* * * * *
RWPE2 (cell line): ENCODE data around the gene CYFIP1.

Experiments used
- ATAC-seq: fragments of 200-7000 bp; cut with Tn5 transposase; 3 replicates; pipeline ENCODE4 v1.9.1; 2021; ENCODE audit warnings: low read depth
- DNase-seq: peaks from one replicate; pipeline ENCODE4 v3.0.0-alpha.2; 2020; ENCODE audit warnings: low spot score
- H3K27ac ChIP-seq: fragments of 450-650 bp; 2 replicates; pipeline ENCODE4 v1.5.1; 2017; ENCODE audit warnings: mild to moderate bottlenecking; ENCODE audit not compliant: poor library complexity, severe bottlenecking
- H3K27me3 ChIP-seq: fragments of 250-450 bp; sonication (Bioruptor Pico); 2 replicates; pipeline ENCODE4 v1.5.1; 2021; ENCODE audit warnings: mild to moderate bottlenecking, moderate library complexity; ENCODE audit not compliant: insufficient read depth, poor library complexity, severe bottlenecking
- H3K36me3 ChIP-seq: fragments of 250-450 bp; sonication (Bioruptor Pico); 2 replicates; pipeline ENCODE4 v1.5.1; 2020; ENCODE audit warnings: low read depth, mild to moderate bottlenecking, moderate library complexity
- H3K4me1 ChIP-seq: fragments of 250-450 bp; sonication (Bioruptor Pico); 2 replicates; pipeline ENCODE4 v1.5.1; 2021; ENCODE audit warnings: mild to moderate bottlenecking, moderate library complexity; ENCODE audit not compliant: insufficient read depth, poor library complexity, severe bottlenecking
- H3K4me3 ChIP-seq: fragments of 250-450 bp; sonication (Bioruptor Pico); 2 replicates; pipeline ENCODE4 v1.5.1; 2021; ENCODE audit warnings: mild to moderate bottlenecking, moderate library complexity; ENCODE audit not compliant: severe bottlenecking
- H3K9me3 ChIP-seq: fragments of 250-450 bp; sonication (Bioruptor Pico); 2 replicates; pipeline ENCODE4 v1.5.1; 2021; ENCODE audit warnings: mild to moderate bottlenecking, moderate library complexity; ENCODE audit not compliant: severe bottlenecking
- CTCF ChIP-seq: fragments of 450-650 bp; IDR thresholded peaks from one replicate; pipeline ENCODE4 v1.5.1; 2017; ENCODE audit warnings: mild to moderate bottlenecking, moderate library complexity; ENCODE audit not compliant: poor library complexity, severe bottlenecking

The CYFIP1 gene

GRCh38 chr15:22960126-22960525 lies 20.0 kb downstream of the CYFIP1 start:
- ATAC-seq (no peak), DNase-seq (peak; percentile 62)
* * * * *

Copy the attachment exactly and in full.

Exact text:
RWPE2 (cell line): ENCODE data around the gene CYFIP1.

Experiments used
- ATAC-seq: fragments of 200-7000 bp; cut with Tn5 transposase; 3 replicates; pipeline ENCODE4 v1.9.1; 2021; ENCODE audit warnings: low read depth
- DNase-seq: peaks from one replicate; pipeline ENCODE4 v3.0.0-alpha.2; 2020; ENCODE audit warnings: low spot score
- H3K27ac ChIP-seq: fragments of 450-650 bp; 2 replicates; pipeline ENCODE4 v1.5.1; 2017; ENCODE audit warnings: mild to moderate bottlenecking; ENCODE audit not compliant: poor library complexity, severe bottlenecking
- H3K27me3 ChIP-seq: fragments of 250-450 bp; sonication (Bioruptor Pico); 2 replicates; pipeline ENCODE4 v1.5.1; 2021; ENCODE audit warnings: mild to moderate bottlenecking, moderate library complexity; ENCODE audit not compliant: insufficient read depth, poor library complexity, severe bottlenecking
- H3K36me3 ChIP-seq: fragments of 250-450 bp; sonication (Bioruptor Pico); 2 replicates; pipeline ENCODE4 v1.5.1; 2020; ENCODE audit warnings: low read depth, mild to moderate bottlenecking, moderate library complexity
- H3K4me1 ChIP-seq: fragments of 250-450 bp; sonication (Bioruptor Pico); 2 replicates; pipeline ENCODE4 v1.5.1; 2021; ENCODE audit warnings: mild to moderate bottlenecking, moderate library complexity; ENCODE audit not compliant: insufficient read depth, poor library complexity, severe bottlenecking
- H3K4me3 ChIP-seq: fragments of 250-450 bp; sonication (Bioruptor Pico); 2 replicates; pipeline ENCODE4 v1.5.1; 2021; ENCODE audit warnings: mild to moderate bottlenecking, moderate library complexity; ENCODE audit not compliant: severe bottlenecking
- H3K9me3 ChIP-seq: fragments of 250-450 bp; sonication (Bioruptor Pico); 2 replicates; pipeline ENCODE4 v1.5.1; 2021; ENCODE audit warnings: mild to moderate bottlenecking, moderate library complexity; ENCODE audit not compliant: severe bottlenecking
- CTCF ChIP-seq: fragments of 450-650 bp; IDR thresholded peaks from one replicate; pipeline ENCODE4 v1.5.1; 2017; ENCODE audit warnings: mild to moderate bottlenecking, moderate library complexity; ENCODE audit not compliant: poor library complexity, severe bottlenecking

The CYFIP1 gene

GRCh38 chr15:22960126-22960525 lies 20.0 kb downstream of the CYFIP1 start:
- ATAC-seq (no peak), DNase-seq (peak; percentile 62)